By Richard Favero, Founder and Executive Chairman, Soprano Design
Disruptive technologies like Artificial Intelligence (AI), collaboration tools, and cloud-based services are becoming the ‘norm’ in today’s digitally enabled classroom. In fact, the Edutech market in New Zealand is expected to grow significantly as schools adopt the new digital technologies curriculum from 2020. Tertiary providers are also pushing forward with their own digital transformation strategies, to ensure campuses remain market competitive.
In many classrooms where technology has been successfully introduced, we’re seeing a much more collaborative environment, where students are being actively encouraged to develop future-ready skills such as problem solving and critical thinking. Likewise, tech savvy parents have increased expectations, wanting online updates and access to information from schools in real time. Interactive sharing apps like Class Dojo are becoming the ‘new norm’ for parents to keep updated on news from their child’s classroom in a secure environment.
Why secure communication is mission critical in education
Increased consumer accessibility to cloud-based services has set new expectations for schools to provide anytime, anywhere access to information like timetables, lesson notes, and enrollments. There is also a growing need for immediate and interactive mobile communications to reach larger groups of people, such as emergency notifications (including lockdowns or evacuations) and broadcast alerts to students, parents, and teachers (such as reminders and confirmations or school closures).
|Trusted Mobile Interactions – your essential checklist
✓ No code or low code for lower cost deployment
✓ Simple user interface for ease of use and training
✓ Enterprise-grade scale + platform volume
✓ Secure encrypted messaging – Application to Platform (A2P) and Person to Person (P2P)
✓ Global reach – an ability to grow with your business
When a message is mission-critical and involving large groups, it becomes even more vital for these institutions to ensure a secure and encrypted mobile messaging ecosystem, whether the message is a text only SMS or two-way IP messaging.
From parent-teacher interactions and crisis communications to broadcast alerts and e-learning, mobile communications and school instant messaging systems are supporting teachers and students through faster delivery of messages in a myriad of ways.
These include allowing students to anonymously report bullying, smarter collaboration between parents, teachers, and administrators, and efficiently managing time-sensitive communications for crisis preparedness.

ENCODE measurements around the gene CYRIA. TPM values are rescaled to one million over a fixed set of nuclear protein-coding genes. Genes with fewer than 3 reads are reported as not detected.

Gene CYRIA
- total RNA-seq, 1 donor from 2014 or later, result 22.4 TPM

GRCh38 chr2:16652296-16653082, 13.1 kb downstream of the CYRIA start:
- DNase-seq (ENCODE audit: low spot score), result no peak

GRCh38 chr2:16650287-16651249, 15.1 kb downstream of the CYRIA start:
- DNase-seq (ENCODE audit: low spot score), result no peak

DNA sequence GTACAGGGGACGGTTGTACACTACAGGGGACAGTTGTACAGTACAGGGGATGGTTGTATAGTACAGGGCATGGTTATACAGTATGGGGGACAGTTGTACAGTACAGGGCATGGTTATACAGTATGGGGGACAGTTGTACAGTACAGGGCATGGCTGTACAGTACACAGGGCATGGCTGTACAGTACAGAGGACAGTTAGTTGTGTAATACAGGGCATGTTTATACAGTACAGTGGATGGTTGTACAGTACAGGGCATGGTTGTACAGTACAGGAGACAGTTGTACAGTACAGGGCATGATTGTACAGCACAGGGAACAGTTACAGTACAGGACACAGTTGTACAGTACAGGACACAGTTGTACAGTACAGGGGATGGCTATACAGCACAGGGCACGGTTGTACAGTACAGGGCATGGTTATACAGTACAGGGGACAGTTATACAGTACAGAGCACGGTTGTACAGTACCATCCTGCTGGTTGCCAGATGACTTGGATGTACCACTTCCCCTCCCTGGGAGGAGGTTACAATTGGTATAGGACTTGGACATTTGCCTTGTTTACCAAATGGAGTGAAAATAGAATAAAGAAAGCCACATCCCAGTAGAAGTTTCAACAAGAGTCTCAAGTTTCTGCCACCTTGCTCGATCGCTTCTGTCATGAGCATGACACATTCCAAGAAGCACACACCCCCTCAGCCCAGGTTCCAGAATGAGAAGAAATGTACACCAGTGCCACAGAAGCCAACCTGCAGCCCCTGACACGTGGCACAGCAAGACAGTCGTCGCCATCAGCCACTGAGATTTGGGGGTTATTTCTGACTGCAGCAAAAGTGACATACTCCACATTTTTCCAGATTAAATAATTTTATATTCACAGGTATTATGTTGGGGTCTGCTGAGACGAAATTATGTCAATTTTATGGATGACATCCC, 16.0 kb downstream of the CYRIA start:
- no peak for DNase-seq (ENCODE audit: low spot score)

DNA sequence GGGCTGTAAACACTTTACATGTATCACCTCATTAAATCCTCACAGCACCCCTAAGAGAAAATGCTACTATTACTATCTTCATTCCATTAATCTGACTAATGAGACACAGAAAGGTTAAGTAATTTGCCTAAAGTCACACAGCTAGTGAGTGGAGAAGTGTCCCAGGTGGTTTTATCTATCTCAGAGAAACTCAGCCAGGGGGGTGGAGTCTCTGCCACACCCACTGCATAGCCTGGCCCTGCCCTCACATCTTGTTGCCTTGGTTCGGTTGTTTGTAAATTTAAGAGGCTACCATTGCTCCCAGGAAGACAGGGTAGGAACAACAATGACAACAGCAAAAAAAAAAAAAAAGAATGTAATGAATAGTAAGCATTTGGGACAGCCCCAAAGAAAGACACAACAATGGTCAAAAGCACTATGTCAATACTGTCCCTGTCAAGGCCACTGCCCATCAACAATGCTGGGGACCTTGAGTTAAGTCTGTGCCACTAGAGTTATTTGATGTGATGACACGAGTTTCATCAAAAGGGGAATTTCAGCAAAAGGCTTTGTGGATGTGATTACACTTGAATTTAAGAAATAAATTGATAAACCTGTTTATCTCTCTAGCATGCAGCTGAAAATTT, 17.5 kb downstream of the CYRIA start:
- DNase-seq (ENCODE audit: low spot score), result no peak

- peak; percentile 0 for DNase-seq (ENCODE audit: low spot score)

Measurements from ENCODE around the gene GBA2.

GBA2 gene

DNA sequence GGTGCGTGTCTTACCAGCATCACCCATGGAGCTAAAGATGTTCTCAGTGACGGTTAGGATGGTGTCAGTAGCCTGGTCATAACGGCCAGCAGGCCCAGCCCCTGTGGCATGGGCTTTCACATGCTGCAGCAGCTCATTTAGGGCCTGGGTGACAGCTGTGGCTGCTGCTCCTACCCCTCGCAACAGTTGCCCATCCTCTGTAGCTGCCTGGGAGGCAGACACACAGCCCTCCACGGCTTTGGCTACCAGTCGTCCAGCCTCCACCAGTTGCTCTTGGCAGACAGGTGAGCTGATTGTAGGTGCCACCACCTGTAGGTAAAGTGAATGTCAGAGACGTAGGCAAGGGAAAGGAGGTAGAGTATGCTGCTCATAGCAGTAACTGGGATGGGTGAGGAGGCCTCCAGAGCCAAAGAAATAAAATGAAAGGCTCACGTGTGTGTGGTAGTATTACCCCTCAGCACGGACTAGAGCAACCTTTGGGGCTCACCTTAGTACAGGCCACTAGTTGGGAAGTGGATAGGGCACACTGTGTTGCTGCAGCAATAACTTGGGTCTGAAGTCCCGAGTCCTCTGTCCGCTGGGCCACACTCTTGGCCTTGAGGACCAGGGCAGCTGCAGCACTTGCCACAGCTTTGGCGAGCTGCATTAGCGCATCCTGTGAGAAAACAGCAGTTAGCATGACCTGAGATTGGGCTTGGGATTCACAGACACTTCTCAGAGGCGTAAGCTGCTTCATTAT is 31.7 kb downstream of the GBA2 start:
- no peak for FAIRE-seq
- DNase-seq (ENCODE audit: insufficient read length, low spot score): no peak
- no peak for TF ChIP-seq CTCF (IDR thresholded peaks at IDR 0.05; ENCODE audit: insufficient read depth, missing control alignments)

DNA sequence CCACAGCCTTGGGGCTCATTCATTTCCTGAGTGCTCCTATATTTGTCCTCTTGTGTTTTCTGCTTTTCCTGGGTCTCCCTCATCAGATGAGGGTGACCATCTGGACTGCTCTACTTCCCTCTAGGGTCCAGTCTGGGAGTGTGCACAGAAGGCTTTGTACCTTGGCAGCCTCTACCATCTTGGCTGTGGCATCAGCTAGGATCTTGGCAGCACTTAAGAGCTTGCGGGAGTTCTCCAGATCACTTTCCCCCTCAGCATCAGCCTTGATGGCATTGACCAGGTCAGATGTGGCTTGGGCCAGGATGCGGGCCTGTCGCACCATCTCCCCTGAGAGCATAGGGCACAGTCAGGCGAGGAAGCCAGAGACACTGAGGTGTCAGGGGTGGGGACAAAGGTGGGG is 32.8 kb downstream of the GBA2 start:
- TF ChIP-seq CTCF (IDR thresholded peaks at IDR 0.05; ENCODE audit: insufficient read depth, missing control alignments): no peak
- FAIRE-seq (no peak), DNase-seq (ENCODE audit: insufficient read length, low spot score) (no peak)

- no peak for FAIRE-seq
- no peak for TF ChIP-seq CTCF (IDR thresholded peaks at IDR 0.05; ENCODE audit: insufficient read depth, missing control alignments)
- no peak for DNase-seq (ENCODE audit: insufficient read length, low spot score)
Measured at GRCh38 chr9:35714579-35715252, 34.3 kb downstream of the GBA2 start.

The key difference in enabling trust in mobile interactions depends on a number of factors: did the right person receive the right information at the right time and at the right speed? Was this message sent and received in the right format and from the correct sender to achieve the desired outcome? It’s these crucial factors that turn mobile interactions into trusted mobile interactions when you’re dealing with a mass broadcast involving critical and sensitive information.
How today’s educators are using trusted mobile interactions
One of Soprano’s customers in Australia is a network of Catholic Primary Schools. They started using Soprano messaging software to improve parent to school communication for reporting student absences. Text messaging was selected as their preferred communications channel due to its greater reach and immediacy – 97% of SMS messages are opened within three minutes of being received.
Beyond its use for reporting absenteeism, other education providers are also realising the benefits of mobile messaging to support safety and crisis communications.
Within New Zealand, a major tertiary provider has recently started using a Soprano mobile messaging solution for business continuity planning. When activated, it broadcasts safety alerts to the Business Continuity Steering Team who then send out safety messages to their teams. Safety messages can vary from a generic safety message to reporting suspicious behavior or initiating a lockdown procedure. The IT team are now looking at rolling it out for their Student Management System where it will be responsible for delivering a range of messages from student reminders to notifications about exams.
Advice to help you prepare a rapid response plan
Collaboration between teachers, parents, students, staff, and administrators is complex and challenging. If you are putting a rapid response plan together, here’s some practical advice to get you started:
- Pre-configure the teachers/students list. You could have a list for your first responders, as well as a larger list of everyone in the school.
- Communicate your policy to each person in school, if they are safe, instruct them to reply “SAFE” to the message they receive during the crisis.
- When the incident begins, use your mobile phone to trigger your group/team SMS broadcast to your first responders to let them know a crisis has begun
- Initiate a broadcast SMS to the entire list, and each person that receives the list will appear in the reporting tool as either “SAFE” or “No Response”, You can also see whether the message was sent and/or delivered.
Remember, not all conversations are easy to have. When you are time poor, or in the middle of an incident, it’s reassuring to know that the important messages you’ve sent have been delivered and read. Trusted mobile messaging can help create a culture of great communication within your school or campus.
About the author: Dr Richard Favero is Founder and Executive Chairman of Soprano Design, an award-winning global software design firm that delivers trusted mobile interactions via its powerful cloud-based mobile communication platform.
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